David Antin’s Radical Coherency by Danny Snelson

The new retrospective on David Antin’s work takes its viewers through over 40 years of critical poetic practice, from art criticism to talk-poems.

Part of the Editor's Choice series.

BOMB 117 Fall 2011
Issue 117  Front  Cover  Bomb117 Body
David Antin 01

Very rarely, a retrospective publication can cast a writer’s oeuvre into a radically new, coherent narrative. Readers accustomed to Antin’s signature talk-poem format who haven’t had the pleasure of tracing his diverse critical output across poetry magazines, academic journals, exhibition catalogs, and one-off publications will marvel at the breadth and concentration of these essays. Opening with densely packed art criticism written in the ’60s and moving through the anecdotal insight of more recent writings and transcriptions, this book takes the reader through Antin’s persistent disentanglement of the most pressing local contingencies over 40 years of critical poetic practice.

Opening with an evaluation of the “precisely pinpointed defectiveness” of Warhol in 1966 and closing with a short talk poem transcribed in 2005 on John Cage’s “art machine” poetry, the collection is divided into roughly equivalent halves covering art and literature. In the preface, Antin describes his selection process to include only “those that collectively give a reasonable idea of the range of my work and resonate most strongly with the unresolved issues of our time.” Indeed, with a set of themes tracing the attenuated demarcations of modernism and postmodernism, concept and representation in the arts, and narrative and improvisation in poetry, Radical Coherency presents a mode of thinking-while-writing in a variety of lucid narrative formats at once thoroughly contemporary and historically significant. Raveling the myriad strands of diverse and knotty discourses, stretching and examining each localized trajectory, Antin performs the miraculous bow-tying of a radical coherence.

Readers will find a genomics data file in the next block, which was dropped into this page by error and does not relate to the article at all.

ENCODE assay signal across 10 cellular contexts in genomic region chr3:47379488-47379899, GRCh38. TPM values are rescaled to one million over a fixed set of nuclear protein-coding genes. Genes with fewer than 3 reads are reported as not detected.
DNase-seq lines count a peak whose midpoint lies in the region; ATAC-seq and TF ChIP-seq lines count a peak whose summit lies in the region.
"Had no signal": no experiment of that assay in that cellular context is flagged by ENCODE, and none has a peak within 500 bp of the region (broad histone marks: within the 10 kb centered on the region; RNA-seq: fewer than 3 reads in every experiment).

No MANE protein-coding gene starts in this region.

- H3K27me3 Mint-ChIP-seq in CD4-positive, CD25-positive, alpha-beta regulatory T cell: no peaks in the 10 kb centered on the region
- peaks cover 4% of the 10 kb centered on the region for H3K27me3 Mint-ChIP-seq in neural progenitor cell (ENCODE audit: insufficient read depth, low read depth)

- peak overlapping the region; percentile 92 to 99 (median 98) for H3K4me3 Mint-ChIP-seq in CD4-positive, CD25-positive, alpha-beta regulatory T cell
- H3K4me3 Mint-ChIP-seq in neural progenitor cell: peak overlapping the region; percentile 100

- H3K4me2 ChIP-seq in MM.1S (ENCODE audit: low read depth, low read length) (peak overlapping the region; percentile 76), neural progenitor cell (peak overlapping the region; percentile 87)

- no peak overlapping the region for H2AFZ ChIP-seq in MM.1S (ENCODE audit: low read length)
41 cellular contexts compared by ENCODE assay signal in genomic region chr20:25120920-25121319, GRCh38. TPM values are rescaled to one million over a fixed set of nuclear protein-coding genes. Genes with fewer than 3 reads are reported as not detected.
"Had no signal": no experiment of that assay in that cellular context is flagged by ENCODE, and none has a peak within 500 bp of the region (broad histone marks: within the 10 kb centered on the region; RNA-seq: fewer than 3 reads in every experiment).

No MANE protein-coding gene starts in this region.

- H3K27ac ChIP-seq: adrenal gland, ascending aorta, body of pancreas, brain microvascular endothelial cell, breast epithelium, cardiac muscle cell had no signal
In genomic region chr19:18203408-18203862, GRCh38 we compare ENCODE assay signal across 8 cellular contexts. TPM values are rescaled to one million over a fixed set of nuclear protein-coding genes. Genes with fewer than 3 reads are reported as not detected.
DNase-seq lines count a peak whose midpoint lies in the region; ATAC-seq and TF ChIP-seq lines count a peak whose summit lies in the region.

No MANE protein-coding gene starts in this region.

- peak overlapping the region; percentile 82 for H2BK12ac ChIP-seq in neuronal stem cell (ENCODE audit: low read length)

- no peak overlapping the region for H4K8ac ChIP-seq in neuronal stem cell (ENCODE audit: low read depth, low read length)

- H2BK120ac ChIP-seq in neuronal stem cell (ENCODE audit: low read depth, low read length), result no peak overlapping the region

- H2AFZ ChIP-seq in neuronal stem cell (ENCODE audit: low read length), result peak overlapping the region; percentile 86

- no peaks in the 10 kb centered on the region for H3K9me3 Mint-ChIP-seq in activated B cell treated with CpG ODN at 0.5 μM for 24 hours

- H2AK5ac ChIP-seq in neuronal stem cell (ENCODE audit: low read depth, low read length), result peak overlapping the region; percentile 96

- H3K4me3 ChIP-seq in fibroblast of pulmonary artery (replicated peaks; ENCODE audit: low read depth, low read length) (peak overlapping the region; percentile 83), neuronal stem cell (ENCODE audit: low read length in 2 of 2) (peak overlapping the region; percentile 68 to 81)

The title essay is a talk poem commissioned for the 1981 Coherence issue of Don Wellman’s excellent O.ARS poetry and poetics journal. Antin takes the invitation as an opportunity to explore his transition from modernist-inherited collage to the improvisational narrative of spoken composition. The talk follows this line of thinking right into the local Sears—a fragmented system organized by principles not dissimilar to collage—where his mother has embarked on an extended digression shopping for a brassiere. Throughout the collection—looping through Wittgenstein’s poetics and Rothko’s chapel, stringing up Frost’s diction and LACMA’s corporatism—Antin pierces through modernism’s core and embroiders the postmodern’s fringes with unexpected and startling illumination.

Danny Snelson is an editor, writer, and archivist who lives in Philadelphia.

Douglas Crimp’s Dance Dance Film Essays by Rosalyn Deutsche
Black and white photograph of dancer Nicholas Strafaccia participating in Trisha Brown’s Spiral. In a large warehouse with several columns and a ladder in the background, Strafaccia wears loose white clothing and is attached to a harness connecting to him to a cord. The cord has spiraled around the column and he hangs perpendicular to the column, parallel to the ground beneath him.

At some point in the late ’70s, when Douglas Crimp and I were art history doctoral students at the Graduate Center, CUNY, he invited me to the ballet.

Nathalie Léger by Amanda DeMarco
Nathalie Leger Triptych Revised 2

The archivist and writer’s recently translated triptych fuses autofiction, essay, and criticism to study the complex lives of three female artists in the public eye.

A Panacea for Anti-Intellectualism: Martin Amis’s The Rub of Time by Ryan Chapman
Amis Rub Of Time 2

A new collection of criticism and reportage considers Trump, Bellow, and the pleasures of close reading.

Originally published in

BOMB 117, Fall 2011

Featuring interviews with Clifford Owens, Eve Sussman, Lisa Yuskavage, Sanford Biggers, Geoff Dyer, Kenneth Goldsmith, Neil Michael Hagerty, and Peter Eisenman.

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